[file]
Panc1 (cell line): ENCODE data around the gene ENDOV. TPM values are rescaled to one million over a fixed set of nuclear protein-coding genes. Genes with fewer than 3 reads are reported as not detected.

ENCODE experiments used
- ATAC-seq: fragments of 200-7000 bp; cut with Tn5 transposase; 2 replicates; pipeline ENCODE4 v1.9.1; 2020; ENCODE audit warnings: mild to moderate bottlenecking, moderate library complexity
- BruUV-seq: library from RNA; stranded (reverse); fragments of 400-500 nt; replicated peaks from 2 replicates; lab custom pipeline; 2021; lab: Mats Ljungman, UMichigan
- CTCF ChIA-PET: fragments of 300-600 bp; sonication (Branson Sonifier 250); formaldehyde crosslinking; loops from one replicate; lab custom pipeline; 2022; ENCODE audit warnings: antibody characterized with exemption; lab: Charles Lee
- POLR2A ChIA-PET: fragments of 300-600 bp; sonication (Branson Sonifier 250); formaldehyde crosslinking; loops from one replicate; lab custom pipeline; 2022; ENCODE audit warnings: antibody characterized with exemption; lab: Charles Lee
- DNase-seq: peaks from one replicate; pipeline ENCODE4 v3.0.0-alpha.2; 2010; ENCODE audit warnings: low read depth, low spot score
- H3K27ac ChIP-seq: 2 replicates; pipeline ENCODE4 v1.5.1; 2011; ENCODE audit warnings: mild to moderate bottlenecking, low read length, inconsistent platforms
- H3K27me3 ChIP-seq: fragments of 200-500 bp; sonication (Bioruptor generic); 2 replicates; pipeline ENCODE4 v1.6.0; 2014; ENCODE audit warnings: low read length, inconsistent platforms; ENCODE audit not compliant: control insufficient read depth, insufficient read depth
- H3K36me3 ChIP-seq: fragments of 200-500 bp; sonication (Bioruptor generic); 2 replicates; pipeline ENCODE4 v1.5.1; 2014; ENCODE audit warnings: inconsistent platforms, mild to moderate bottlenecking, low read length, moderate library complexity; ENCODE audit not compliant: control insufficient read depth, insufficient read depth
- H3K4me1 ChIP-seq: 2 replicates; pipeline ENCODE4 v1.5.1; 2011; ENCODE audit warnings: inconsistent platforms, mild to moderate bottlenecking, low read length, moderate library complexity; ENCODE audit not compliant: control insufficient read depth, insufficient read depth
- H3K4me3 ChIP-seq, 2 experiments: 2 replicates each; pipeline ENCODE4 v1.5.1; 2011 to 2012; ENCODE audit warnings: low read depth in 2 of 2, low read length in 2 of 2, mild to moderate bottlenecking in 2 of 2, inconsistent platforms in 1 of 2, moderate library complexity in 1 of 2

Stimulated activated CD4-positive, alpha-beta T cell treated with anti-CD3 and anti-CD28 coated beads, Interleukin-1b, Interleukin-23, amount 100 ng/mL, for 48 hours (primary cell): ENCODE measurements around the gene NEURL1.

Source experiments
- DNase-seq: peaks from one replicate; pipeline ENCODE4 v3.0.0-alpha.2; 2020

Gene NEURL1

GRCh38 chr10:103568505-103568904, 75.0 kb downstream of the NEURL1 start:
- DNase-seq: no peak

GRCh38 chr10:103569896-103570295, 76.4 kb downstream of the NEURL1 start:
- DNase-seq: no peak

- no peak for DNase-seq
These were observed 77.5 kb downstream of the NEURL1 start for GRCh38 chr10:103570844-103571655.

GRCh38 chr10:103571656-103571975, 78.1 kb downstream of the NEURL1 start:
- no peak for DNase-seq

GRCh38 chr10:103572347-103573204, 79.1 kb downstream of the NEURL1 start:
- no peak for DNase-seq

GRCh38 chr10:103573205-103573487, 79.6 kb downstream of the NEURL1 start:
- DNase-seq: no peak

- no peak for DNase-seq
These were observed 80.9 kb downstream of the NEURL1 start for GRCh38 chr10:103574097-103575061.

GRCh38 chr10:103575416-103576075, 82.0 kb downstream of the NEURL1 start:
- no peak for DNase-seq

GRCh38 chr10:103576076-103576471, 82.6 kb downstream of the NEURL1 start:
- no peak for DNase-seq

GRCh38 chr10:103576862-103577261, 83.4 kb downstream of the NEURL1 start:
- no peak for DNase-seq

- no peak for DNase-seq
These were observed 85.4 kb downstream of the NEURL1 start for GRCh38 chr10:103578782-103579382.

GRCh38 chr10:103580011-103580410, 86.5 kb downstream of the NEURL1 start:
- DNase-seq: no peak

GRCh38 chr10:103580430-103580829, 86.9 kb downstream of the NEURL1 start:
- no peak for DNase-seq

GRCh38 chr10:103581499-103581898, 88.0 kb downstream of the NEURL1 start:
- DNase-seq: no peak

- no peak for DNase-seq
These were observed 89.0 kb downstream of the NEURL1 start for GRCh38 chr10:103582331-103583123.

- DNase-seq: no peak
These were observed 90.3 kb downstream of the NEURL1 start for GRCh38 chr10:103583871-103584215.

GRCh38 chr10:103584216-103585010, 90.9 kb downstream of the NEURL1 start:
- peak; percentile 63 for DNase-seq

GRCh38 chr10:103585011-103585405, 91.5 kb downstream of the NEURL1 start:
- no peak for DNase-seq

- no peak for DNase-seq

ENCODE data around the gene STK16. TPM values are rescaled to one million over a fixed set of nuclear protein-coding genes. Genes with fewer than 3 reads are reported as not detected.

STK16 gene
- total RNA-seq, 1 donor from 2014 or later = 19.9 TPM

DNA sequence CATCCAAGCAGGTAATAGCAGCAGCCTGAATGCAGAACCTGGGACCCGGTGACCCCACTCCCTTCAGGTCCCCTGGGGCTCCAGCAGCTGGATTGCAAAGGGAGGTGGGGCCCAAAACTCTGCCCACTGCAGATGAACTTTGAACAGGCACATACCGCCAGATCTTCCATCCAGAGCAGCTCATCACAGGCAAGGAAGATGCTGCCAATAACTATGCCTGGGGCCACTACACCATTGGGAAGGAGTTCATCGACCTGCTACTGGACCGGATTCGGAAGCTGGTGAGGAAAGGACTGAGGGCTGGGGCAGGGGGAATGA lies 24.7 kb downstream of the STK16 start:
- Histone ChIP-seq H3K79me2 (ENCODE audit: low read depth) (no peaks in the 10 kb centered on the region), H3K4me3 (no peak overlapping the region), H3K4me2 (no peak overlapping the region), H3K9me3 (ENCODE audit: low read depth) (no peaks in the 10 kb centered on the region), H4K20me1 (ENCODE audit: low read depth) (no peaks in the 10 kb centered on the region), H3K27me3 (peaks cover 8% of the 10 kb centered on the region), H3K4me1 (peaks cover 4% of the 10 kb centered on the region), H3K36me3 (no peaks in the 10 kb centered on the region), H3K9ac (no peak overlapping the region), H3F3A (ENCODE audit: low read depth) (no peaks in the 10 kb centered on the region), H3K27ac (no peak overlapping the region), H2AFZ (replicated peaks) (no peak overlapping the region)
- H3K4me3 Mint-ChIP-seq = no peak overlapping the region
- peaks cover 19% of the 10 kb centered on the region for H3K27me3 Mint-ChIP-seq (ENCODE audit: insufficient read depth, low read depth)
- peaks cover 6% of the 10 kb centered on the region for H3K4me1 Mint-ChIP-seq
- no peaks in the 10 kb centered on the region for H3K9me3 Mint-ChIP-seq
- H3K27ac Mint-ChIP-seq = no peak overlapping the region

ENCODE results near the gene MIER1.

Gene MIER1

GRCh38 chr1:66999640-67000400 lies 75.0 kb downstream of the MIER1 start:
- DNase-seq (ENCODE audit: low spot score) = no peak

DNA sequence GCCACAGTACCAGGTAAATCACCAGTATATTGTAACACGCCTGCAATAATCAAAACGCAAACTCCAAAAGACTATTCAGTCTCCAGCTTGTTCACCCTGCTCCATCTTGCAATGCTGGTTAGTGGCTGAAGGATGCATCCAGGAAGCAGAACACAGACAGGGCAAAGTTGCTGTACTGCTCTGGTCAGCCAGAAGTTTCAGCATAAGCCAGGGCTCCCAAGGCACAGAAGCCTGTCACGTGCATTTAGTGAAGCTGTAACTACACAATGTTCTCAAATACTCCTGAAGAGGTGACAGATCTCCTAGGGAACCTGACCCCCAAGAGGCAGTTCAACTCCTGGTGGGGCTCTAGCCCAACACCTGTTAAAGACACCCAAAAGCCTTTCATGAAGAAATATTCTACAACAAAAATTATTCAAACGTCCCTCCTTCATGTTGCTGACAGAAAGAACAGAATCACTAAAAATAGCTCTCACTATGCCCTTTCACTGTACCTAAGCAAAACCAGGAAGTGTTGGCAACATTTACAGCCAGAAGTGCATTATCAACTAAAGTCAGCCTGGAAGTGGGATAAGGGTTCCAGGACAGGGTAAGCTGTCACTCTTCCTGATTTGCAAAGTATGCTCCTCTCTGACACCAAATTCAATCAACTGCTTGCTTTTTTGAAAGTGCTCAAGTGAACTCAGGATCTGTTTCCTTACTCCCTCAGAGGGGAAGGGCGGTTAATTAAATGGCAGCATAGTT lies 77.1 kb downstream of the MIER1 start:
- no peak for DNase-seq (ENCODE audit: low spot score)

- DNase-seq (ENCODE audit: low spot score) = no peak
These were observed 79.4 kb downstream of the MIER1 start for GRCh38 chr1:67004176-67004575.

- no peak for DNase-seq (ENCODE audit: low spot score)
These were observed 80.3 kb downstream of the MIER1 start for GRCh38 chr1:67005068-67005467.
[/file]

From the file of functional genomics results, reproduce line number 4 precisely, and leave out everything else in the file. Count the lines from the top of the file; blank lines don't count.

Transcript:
- BruUV-seq: library from RNA; stranded (reverse); fragments of 400-500 nt; replicated peaks from 2 replicates; lab custom pipeline; 2021; lab: Mats Ljungman, UMichigan